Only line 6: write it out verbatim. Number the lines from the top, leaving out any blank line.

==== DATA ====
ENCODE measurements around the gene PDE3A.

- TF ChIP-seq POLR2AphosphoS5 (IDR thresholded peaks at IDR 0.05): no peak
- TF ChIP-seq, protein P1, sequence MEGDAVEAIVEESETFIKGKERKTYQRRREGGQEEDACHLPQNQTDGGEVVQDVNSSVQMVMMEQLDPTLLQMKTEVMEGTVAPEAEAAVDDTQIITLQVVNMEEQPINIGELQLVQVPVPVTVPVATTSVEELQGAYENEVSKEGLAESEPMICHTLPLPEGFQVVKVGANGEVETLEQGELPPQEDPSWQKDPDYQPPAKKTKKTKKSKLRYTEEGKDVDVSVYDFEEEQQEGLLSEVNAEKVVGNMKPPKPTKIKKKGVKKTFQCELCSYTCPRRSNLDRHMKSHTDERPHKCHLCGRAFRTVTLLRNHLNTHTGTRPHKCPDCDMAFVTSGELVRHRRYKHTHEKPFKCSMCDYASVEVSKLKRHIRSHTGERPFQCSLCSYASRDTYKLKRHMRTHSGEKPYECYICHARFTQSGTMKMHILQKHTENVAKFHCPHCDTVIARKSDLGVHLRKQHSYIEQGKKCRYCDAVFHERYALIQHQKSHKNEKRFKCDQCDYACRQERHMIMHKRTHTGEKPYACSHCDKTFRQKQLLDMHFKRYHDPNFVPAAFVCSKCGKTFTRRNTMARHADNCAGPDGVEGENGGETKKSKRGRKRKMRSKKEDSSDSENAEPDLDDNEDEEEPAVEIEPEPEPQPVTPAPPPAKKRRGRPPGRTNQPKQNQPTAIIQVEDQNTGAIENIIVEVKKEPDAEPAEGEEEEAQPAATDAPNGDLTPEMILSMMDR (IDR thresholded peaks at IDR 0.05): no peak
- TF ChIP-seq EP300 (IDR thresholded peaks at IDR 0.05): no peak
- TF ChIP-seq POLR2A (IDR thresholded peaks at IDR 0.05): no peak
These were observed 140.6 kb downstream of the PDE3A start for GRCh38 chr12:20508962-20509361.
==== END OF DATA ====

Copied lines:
These were observed 140.6 kb downstream of the PDE3A start for GRCh38 chr12:20508962-20509361.